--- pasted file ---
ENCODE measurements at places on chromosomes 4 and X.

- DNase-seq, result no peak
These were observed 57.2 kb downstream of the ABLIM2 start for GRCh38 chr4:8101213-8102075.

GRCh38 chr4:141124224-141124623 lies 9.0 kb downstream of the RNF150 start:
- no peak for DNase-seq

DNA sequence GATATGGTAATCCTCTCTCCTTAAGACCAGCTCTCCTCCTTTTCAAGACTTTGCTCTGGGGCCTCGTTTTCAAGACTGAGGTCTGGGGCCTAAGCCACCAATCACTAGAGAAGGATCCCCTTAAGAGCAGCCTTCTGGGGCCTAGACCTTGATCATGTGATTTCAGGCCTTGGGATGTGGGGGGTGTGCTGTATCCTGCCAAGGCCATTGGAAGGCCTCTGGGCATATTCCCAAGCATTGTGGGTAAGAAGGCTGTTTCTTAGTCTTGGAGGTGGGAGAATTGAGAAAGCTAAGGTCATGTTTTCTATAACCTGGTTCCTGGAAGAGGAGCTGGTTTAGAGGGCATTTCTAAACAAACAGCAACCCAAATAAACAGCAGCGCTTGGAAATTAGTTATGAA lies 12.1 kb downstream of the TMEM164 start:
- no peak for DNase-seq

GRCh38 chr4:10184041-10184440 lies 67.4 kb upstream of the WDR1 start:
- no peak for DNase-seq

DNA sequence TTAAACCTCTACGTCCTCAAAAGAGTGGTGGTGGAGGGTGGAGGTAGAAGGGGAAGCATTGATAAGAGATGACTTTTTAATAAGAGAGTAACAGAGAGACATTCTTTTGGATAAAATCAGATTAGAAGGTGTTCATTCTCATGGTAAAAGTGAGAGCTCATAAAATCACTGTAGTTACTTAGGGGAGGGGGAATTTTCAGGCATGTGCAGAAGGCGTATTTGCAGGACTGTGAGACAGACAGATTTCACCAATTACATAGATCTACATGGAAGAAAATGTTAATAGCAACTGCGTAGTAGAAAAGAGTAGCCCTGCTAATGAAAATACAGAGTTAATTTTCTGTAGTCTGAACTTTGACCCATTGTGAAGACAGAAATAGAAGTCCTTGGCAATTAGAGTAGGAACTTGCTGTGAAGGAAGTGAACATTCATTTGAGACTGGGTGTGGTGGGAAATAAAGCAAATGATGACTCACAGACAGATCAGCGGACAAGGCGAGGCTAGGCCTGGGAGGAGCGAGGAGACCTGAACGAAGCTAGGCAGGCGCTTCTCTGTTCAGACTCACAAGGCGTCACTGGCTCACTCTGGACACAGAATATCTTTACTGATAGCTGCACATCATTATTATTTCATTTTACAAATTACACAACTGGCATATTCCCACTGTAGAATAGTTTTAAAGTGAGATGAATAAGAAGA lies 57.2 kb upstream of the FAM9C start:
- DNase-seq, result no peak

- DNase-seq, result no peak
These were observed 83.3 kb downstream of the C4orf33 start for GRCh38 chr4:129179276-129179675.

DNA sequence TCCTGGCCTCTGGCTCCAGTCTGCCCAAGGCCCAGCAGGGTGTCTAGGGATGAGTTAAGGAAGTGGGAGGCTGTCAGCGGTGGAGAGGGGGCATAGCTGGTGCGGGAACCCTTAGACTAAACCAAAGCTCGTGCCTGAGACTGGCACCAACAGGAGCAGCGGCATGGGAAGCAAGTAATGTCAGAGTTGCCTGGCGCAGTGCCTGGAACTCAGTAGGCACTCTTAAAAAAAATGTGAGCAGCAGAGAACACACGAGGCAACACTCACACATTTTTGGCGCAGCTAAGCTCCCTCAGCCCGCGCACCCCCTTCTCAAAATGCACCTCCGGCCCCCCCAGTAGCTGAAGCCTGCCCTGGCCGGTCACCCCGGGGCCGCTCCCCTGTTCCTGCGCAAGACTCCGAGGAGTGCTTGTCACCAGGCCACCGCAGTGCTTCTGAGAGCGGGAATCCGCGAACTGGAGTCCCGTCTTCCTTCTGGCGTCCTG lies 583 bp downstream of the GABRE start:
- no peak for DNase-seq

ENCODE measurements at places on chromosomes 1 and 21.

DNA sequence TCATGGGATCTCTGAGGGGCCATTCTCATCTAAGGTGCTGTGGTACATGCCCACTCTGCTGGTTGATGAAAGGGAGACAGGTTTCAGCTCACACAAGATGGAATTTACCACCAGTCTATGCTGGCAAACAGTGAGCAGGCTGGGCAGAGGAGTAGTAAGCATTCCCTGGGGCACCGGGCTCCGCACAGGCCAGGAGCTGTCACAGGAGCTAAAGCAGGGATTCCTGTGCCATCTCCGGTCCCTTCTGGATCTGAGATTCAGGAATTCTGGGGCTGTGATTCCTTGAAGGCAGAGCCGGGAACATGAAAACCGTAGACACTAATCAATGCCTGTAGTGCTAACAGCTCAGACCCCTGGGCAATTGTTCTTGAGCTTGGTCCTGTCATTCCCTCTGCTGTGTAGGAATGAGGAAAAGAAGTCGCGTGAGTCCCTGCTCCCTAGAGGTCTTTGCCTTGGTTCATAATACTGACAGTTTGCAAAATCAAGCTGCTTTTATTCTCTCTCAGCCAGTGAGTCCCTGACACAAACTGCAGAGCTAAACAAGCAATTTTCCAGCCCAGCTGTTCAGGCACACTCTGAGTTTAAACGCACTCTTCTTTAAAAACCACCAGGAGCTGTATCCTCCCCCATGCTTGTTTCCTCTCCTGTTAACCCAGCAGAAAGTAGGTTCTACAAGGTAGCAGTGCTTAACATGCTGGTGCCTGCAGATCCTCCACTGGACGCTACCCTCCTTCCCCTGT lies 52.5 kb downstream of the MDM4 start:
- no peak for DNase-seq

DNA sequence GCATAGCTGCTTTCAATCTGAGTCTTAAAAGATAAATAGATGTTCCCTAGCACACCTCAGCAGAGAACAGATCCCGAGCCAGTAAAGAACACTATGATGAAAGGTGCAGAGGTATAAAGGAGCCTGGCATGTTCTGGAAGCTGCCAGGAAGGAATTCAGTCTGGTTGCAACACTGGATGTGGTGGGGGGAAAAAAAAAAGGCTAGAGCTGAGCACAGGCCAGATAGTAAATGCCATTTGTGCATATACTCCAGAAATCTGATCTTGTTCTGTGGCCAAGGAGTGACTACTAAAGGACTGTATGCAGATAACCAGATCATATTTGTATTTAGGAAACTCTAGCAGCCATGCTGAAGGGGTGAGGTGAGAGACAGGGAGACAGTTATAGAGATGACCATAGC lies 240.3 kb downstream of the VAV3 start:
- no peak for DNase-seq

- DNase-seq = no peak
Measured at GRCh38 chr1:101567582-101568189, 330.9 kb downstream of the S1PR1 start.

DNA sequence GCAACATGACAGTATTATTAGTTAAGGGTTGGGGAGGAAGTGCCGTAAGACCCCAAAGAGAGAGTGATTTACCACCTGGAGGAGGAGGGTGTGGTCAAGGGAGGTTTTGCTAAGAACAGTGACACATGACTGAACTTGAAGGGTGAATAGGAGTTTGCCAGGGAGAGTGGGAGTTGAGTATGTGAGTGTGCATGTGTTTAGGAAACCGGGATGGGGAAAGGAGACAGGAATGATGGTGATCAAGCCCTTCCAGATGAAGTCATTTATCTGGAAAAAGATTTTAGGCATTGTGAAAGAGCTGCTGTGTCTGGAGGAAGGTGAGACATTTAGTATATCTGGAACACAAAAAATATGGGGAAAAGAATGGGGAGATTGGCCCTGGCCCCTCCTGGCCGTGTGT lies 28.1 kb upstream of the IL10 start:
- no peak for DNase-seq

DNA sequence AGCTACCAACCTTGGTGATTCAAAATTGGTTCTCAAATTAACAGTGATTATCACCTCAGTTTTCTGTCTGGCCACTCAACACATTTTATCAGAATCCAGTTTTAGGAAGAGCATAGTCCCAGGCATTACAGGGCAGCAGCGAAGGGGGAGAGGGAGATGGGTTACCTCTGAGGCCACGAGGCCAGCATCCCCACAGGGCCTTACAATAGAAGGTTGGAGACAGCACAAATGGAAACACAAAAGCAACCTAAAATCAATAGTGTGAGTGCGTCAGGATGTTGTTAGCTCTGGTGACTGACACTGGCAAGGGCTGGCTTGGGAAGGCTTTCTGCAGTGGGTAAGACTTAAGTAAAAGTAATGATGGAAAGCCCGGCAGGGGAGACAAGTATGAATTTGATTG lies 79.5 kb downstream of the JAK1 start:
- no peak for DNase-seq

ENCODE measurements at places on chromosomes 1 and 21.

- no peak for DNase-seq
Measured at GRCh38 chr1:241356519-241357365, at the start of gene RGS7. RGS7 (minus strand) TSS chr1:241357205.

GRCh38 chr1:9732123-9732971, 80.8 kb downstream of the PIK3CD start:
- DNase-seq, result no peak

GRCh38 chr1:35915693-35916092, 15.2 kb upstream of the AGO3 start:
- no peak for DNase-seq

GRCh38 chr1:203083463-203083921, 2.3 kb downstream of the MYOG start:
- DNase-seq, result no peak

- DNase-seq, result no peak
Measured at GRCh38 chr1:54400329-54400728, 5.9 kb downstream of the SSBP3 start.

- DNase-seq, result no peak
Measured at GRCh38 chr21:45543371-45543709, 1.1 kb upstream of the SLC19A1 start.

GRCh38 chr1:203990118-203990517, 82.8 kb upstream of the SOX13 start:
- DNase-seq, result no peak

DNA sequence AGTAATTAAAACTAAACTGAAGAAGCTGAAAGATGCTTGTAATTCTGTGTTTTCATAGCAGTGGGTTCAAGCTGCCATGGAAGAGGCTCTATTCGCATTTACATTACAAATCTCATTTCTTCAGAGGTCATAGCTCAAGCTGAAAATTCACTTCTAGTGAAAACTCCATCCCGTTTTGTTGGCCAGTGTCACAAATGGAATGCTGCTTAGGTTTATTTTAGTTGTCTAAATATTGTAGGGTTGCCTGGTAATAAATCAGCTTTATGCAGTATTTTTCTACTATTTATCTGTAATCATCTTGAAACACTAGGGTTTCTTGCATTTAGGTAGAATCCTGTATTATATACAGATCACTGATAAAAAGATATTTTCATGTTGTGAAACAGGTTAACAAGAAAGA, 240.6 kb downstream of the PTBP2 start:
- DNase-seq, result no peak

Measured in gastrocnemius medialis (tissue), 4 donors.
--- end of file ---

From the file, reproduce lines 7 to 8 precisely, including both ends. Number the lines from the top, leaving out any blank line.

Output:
- no peak for DNase-seq

GRCh38 chr4:10184041-10184440 lies 67.4 kb upstream of the WDR1 start: